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Lecture 25

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Lecture 25

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  1. Lecture 25 • Myhill-Nerode Theorem • distinguishability • equivalence classes of strings • designing FSA’s • proving a language L is not regular

  2. Distinguishability

  3. Distinguishable and Indistinguishable • String x is distinguishable from string y with respect to language L iff • there exists a string z such that • xz is in L and yz is not in L OR • xz is not in L and yz is in L • String x is indistinguishable from string y with respect to language L iff • for all strings z, • xz and yz are both in L OR • xz and yz are both not in L

  4. Example • Let EVEN-ODD be the set of strings over {a,b} with an even number of a’s and an odd number of b’s • Is the string aa distinguishable from the string bb with respect to EVEN-ODD? • Is the string aa distinguishable from the string ab with respect to EVEN-ODD?

  5. Equivalence classes of strings

  6. Definition of equivalence classes • Every language L partitionsS* into equivalence classes via indistinguishability • Two strings x and y belong to the same equivalence class defined by L iff x and y are indistinguishable w.r.t L • Two strings x and y belong to different equivalence classes defined by L iff x and y are distinguishable w.r.t. L

  7. Example How does EVEN-ODD partition {a,b}* into equivalence classes? Strings with an EVEN number of a’s and an EVEN number of b’s Strings with an ODD number of a’s and an EVEN number of b’s Strings with an EVEN number of a’s and an ODD number of b’s Strings with an ODD number of a’s and an ODD number of b’s

  8. Second Example Let 1MOD3 be the set of strings over {a,b} whose length mod 3 = 1. How does 1MOD3 partition {a,b}* into equivalence classes? Length mod 3 = 0 Length mod 3 = 1 Length mod 3 = 2

  9. Designing FSA’s

  10. l a a b b b ab a Even Even Odd Even Designing an FSA for EVEN-ODD Even Odd Odd Odd

  11. a,b l a aa a,b a,b Length mod 3 = 0 Designing an FSA for 1MOD3 Length mod 3 = 1 Length mod 3 = 2

  12. Proving a language is not regular

  13. Third Example • Let EQUAL be the set of strings x over {a,b} s.t. the number of a’s in x = the number of b’s in x • How does EQUAL partition {a,b}* into equivalence classes? • Strings with an equal number of a’s and b’s • Strings with one extra a • Strings with one extra b • Strings with two extra a’s • Strings with two extra b’s • … • There are an infinite number of equivalence classes. • Can we construct a finite state automaton for EQUAL? • We shall see that the answer is no.

  14. Myhill-Nerode Theorem

  15. Theorem Statement • Two part statement • If L is regular, then L partitions S* into a finite number of equivalence classes • If L partitions S* into a finite number of equivalence classes, then L is regular • One part statement • L is regular iff L partitions S* into a finite number of equivalence classes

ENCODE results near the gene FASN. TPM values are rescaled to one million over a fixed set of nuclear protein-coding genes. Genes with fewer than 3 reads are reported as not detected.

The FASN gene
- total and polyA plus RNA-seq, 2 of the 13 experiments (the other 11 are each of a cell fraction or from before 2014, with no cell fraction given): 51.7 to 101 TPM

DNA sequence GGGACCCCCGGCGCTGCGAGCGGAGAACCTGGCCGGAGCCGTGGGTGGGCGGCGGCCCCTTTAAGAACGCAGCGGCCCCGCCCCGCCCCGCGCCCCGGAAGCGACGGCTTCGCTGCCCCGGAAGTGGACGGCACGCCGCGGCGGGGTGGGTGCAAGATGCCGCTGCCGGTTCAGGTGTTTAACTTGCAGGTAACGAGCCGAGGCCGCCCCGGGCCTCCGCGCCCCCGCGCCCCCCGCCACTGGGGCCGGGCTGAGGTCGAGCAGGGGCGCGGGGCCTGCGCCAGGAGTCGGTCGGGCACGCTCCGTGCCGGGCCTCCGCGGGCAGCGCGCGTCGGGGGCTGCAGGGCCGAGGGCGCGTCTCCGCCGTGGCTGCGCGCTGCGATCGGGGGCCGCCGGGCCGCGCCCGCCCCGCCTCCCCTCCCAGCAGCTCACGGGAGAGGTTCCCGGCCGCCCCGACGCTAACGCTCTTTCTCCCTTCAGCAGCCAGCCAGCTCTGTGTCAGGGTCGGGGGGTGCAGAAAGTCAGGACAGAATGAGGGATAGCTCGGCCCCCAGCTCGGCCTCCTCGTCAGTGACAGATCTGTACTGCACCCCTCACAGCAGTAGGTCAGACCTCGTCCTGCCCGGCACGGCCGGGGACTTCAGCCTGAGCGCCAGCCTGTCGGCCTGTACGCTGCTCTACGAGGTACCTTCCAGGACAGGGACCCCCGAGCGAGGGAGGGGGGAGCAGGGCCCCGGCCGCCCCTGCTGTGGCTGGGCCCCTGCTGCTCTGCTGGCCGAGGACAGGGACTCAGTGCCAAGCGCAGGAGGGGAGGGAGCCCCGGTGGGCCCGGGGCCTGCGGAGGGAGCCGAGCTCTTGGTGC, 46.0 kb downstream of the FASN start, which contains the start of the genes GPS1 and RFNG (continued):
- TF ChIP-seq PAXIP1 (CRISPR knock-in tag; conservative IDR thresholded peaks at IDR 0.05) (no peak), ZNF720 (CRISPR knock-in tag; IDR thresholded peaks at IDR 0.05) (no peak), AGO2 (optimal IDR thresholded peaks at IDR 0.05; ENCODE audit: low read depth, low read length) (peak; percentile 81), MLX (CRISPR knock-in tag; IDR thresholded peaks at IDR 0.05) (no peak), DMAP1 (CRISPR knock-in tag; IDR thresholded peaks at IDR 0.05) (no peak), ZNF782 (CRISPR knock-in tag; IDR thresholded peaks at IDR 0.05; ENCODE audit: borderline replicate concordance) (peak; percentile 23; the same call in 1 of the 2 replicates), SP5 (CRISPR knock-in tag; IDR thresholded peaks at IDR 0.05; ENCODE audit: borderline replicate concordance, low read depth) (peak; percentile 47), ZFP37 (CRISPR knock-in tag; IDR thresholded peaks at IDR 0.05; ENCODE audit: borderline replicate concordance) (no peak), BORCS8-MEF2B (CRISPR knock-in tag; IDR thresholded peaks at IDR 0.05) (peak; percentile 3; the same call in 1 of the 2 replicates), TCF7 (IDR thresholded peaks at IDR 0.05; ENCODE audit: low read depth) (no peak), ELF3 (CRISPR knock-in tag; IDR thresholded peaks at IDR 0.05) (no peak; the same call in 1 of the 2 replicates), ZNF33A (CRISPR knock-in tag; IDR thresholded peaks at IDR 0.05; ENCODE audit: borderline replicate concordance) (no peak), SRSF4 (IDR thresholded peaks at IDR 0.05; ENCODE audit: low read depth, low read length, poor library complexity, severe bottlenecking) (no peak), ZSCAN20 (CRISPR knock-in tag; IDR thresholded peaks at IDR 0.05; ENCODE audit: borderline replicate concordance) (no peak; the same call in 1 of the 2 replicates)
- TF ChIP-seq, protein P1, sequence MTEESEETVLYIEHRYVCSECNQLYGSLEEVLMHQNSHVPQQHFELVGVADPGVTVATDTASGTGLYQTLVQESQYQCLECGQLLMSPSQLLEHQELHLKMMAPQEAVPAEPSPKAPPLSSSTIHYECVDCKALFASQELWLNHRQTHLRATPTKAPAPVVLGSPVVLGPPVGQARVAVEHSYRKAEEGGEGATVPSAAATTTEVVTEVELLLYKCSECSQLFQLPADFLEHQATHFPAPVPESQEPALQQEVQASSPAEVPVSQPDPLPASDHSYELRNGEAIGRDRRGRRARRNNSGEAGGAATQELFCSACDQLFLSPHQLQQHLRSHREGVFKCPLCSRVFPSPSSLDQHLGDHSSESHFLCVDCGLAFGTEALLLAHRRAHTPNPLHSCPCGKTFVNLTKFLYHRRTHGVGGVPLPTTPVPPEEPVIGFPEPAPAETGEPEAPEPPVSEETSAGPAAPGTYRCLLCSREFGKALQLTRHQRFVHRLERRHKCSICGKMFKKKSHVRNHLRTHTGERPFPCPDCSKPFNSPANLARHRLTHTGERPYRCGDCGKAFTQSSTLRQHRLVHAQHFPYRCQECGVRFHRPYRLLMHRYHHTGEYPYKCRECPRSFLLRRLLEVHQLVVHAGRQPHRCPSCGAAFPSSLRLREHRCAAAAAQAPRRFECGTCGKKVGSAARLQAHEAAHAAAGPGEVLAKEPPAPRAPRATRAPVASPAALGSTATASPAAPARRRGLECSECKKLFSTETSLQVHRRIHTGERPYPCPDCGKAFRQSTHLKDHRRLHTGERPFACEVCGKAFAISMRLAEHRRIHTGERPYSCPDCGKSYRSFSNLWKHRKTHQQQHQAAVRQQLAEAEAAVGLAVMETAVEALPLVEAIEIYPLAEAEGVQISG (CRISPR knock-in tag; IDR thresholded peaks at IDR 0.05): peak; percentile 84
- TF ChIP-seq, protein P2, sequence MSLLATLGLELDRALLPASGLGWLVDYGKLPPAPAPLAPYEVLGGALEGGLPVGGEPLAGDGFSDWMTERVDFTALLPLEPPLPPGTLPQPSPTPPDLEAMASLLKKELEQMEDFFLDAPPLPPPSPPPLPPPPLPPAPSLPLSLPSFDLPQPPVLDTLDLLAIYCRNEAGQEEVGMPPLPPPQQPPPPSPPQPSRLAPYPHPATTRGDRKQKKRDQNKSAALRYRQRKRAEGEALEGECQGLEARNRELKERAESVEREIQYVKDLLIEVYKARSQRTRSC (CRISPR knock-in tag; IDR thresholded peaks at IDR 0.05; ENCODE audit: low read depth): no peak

16. Implication 1 • Method for constructing FSA’s to accept a language L • Identify equivalence classes defined by L • Make a state for each equivalence class • Identify initial and accepting states • Add transitions between the states • You can use a canonical element of each equivalence class to help with building the transition function d

  17. Implication 2 • Method for proving a language L is not regular • Identify equivalence classes defined by L • Show there are an infinite number of such equivalence classes • Table format may help, but it is only a way to help illustrate that there are an infinite number of equivalence classes defined by L

  18. Proving a language is not regular revisited

  19. Proving EQUAL is not regular • Let EQUAL be the set of strings x over {a,b} s.t. the number of a’s in x = the number of b’s in x • We want to show that EQUAL partitions {a,b}* into an infinite number of equivalence classes • We will use a table that is somewhat reminiscent of the table used for diagonalization • Again, you must be able to identify the infinite number of equivalence classes being defined by the table. They ultimately represent the proof that EQUAL or whatever language you are working with is not regular.

  20. Table … … … … … … b IN OUT OUT OUT OUT ... bb OUT IN OUT OUT OUT ... bbb OUT OUT IN OUT OUT ... bbbb OUT OUT OUT IN OUT ... bbbbb OUT OUT OUT OUT IN ... a aa aaa aaaa aaaaa ... The strings being distinguished are the rows. The tables entries indicate that the concatenation of the row string with the column string is in or not in EQUAL. Each complete column shows one row string is distinguishable from all the other row strings.

  21. Concluding EQUAL is nonregular • We have shown that EQUAL partitions {a,b}* into an infinite number of equivalence classes • In this case, we only identified some of the equivalence classes defined by EQUAL, but that is sufficient • Strings with one extra a • Strings with two extra a’s • Strings with three extra a’s • … • Thus, the Myhill-Nerode Theorem implies that EQUAL is nonregular

  22. Summary • Myhill-Nerode Theorem and what it says • It does not say a language L is regular iff L is finite • Many regular languages such as S* are not finite • It says that a language L is regular iff L partitions S* into a finite number of equivalence classes • Provides method for designing FSA’s • Provides method for proving a language L is not regular • Show that L partitions S* into an infinite number of equivalence classes